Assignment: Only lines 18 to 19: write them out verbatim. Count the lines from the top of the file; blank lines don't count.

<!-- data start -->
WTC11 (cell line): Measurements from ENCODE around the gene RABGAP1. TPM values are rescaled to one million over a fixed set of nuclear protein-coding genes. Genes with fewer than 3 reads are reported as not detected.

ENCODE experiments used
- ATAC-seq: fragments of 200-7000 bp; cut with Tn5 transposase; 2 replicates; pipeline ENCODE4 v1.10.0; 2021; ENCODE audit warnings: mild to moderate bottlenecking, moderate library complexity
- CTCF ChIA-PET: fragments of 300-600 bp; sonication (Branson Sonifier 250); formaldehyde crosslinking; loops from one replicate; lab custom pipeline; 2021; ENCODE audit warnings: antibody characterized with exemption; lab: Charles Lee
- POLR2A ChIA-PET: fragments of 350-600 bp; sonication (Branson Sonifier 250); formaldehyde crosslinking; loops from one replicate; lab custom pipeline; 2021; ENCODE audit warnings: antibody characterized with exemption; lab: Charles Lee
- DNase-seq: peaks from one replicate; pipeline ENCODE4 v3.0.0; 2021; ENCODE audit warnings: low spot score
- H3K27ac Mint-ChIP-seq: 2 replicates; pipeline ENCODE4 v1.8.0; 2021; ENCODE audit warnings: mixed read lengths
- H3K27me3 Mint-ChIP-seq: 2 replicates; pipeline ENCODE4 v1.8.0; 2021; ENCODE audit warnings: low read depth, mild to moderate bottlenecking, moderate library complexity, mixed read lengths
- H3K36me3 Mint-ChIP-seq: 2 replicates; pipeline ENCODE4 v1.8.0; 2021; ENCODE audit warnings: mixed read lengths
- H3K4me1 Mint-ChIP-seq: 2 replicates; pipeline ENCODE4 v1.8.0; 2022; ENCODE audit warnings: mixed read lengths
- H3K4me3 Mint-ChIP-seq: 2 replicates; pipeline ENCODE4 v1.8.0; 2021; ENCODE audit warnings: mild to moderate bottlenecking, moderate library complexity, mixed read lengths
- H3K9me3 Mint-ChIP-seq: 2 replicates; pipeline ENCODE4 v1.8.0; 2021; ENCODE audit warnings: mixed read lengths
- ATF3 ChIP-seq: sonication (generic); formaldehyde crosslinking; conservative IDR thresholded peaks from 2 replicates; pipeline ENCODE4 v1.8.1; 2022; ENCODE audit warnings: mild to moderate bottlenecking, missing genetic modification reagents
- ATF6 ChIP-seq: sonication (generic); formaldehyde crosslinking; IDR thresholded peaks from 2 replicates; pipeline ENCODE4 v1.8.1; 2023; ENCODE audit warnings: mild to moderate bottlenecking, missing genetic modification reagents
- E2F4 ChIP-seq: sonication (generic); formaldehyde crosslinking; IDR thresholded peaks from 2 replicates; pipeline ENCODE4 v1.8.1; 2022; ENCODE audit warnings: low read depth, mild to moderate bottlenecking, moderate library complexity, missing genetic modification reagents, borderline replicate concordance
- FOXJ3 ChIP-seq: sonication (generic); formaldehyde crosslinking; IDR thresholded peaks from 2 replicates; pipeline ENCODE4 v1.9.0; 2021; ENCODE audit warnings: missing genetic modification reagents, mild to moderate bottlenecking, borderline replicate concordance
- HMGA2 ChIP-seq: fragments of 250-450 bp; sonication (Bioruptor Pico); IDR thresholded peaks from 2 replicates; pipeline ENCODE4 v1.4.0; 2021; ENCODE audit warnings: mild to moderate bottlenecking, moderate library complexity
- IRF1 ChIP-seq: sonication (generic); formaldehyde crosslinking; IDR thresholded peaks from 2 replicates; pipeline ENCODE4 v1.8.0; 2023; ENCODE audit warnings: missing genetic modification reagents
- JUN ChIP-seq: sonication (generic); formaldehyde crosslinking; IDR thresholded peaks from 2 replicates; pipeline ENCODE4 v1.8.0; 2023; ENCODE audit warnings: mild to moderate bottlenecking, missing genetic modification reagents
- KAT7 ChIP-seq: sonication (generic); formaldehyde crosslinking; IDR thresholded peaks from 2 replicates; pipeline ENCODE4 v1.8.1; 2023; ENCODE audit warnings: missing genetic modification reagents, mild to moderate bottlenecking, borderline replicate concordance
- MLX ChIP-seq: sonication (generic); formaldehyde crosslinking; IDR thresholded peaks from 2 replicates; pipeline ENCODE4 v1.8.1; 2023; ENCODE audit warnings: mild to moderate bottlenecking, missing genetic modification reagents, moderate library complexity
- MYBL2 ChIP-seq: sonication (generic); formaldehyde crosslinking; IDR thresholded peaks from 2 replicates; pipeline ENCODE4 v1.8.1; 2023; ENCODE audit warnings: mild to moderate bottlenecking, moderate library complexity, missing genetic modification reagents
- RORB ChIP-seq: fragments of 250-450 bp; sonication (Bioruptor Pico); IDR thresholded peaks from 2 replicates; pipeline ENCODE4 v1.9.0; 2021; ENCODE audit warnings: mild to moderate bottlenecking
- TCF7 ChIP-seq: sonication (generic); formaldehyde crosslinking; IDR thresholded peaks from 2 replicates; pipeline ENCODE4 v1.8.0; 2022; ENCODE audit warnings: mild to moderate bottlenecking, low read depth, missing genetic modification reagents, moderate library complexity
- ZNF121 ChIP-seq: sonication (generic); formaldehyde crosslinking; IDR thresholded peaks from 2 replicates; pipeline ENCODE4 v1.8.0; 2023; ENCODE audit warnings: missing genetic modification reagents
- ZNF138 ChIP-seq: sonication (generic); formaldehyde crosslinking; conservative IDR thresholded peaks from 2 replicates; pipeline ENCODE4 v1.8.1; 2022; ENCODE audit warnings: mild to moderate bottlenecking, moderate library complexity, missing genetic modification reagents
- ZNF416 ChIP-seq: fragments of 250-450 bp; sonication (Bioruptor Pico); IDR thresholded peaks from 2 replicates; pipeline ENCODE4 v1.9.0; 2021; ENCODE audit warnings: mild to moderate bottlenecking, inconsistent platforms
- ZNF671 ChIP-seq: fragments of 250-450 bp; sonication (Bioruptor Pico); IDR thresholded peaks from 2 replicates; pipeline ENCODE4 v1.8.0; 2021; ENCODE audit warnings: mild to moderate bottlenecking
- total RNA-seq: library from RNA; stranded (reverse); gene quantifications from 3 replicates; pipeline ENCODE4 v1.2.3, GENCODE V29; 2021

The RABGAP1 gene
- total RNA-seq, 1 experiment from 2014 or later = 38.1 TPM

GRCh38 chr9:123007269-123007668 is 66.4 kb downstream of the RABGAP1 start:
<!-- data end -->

- IRF1 ChIP-seq: sonication (generic); formaldehyde crosslinking; IDR thresholded peaks from 2 replicates; pipeline ENCODE4 v1.8.0; 2023; ENCODE audit warnings: missing genetic modification reagents
- JUN ChIP-seq: sonication (generic); formaldehyde crosslinking; IDR thresholded peaks from 2 replicates; pipeline ENCODE4 v1.8.0; 2023; ENCODE audit warnings: mild to moderate bottlenecking, missing genetic modification reagents